Media On Demand.com Sees Infomercial Application for Streaming TechnologyWhile streaming media is expected to have a widespread application for direct response marketing to consumers, limits on Internet bandwidth hinder its growth as a mass marketing technology.
In the meantime, one company is developing sales and marketing applications for streaming media that may find a similar application in the marketing of consumer goods through the Internet.
Media On Demand.com, a streaming media startup in New York, wants to grow as the Internet grows. The company expects sales this year of between $1.5 million and $2 million derived from fees for designing and implementing various kinds of corporate Webcasts.
McGraw-Hill commissioned the company to Webcast a multimedia sales training session, where two representatives from the publisher described its upcoming book releases. McGraw-Hill salespeople could tune in to the Webcast to learn more about the books before meeting with their buyer-clients at retail stores.
The presentation displayed video of the two McGraw-Hill reps on one part of the screen, while the book covers and some basic information about the books were displayed on the other half of the screen. The video appeared somewhat grainy, which is commonplace on today's low-bandwidth Internet.
"Right now, it's basically an alternative to video teleconferencing," said Charles T. Saracino, president/CEO of Media On Demand.com. "In the future, we'll be able to do infomercials for companies and products."
Those online infomercials would allow marketers to compose multimedia presentations for a product. While the Internet consists mostly of graphics and text today, it is expected to carry more audio and video elements in the future that would make its selling power more like television's.
"A lot of us are still nervous about the bandwidth issue," said Eric Mangol, director of sales at Media On Demand.com, "but we are speaking to large direct marketers and catalogers about the applications for this technology. They're starting to see that some form of video would greatly enhance their Web sites."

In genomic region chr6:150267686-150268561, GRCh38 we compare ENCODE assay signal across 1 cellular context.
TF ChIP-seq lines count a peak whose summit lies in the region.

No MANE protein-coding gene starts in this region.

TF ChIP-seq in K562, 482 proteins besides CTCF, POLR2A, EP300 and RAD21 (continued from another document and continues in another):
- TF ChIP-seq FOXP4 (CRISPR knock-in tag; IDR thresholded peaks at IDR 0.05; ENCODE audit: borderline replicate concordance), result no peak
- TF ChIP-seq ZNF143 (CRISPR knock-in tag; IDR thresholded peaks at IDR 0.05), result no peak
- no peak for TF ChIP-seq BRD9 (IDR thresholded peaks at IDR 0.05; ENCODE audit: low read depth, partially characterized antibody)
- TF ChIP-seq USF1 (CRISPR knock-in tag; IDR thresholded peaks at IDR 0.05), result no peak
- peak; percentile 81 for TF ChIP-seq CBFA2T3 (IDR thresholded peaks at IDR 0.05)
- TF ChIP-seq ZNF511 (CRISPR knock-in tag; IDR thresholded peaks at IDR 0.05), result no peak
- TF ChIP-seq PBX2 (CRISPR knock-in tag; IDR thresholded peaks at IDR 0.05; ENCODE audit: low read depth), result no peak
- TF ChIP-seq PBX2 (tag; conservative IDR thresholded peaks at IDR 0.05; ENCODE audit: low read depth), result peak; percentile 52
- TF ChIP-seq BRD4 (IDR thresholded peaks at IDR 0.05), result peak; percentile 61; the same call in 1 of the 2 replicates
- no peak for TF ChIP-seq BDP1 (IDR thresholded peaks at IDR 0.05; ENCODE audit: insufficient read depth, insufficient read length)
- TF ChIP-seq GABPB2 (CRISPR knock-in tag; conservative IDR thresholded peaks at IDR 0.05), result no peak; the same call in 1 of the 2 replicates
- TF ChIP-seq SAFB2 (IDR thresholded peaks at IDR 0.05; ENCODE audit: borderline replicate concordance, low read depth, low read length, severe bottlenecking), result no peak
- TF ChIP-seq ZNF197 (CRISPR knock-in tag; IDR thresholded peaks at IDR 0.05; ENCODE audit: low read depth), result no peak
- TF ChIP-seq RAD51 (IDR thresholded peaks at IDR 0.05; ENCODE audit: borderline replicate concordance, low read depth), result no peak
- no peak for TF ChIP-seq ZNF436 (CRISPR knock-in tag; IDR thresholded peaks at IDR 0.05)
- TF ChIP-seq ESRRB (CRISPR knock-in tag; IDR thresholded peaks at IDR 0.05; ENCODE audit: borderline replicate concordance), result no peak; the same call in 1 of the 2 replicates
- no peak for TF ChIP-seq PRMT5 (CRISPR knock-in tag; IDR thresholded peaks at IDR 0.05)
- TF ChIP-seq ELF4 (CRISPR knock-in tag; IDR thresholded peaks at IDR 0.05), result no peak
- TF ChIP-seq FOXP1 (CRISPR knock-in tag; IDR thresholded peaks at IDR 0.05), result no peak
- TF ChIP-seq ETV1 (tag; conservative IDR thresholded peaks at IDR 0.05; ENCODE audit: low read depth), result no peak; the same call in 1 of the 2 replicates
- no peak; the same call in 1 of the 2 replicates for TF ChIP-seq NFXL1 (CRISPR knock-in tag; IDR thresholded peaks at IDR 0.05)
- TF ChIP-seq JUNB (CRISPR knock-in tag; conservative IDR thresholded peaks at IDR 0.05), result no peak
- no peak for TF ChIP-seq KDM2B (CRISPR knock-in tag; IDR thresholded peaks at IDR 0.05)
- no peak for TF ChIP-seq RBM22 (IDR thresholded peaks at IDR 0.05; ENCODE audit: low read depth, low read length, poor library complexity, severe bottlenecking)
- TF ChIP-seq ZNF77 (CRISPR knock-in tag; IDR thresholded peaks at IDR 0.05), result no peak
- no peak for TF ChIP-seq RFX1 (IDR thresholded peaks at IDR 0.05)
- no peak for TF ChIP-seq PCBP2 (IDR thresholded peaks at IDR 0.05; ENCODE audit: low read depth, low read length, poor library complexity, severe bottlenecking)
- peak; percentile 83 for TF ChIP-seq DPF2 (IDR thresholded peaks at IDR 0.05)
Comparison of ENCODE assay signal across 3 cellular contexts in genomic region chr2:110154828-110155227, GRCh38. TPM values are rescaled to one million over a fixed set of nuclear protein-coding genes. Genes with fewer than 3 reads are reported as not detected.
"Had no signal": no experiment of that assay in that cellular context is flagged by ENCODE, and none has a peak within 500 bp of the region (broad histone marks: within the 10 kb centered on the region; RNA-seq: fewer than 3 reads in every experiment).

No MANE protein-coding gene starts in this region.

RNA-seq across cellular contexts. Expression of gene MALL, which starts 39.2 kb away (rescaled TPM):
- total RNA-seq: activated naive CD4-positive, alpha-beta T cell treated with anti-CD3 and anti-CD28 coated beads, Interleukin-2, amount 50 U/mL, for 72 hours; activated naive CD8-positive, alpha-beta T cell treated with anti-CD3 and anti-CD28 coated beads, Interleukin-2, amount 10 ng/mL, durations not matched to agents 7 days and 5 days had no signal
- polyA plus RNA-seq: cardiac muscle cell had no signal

The company is particularly interested in the marketing possibilities for entertainment properties that would be distributed on pay-per-view basis. Paul Kagan Associates, a research firm in Carmel, CA, projects Internet pay-per-view services will be a $9.7 billion market by 2008, making it the largest segment of the $21.4 billion streamed content marketplace.
"We now have a business-to-business site for movie distributors that allows theater owners to see trailers for movies," Saracino said. "Eventually, we see the possibility to offer pay-per-view."
Media On Demand recently raised $3 million in a private placement offering managed by Kohlberg & Co., New York, and expects to staff up with more salespeople and technicians.
The company grew out of a video switching company, Waterfront Communications, that was partly owned by Saracino before he divested his interest in it. Waterfront continues to own about 4 percent of Media On Demand.
The company has developed Webcasts for Nasdaq, Compaq Computers, the Na-tional Football League and the Direct Marketing Association.
Many of those Webcasts are similar to the one for McGraw-Hill in that they are intended for sales and marketing support within an organization.
Saracino said there is a major cost advantage to streaming sales information to a company's sales staff across the country, rather than paying to congregate in one place. Whereas an off-site meeting may cost a large company $300,000 to $400,000, depending on the number of people, a Webcast can be conducted during two days for $80,000. It can also be archived and rebroadcast flexibly or burned on to a CD-ROM and distributed by mail.
"The technology is ideal for situations with salespeople in several different locations," Saracino said. "It allows people to stay at their desk and order it on-demand. They can also refer to it later if they need a refresher."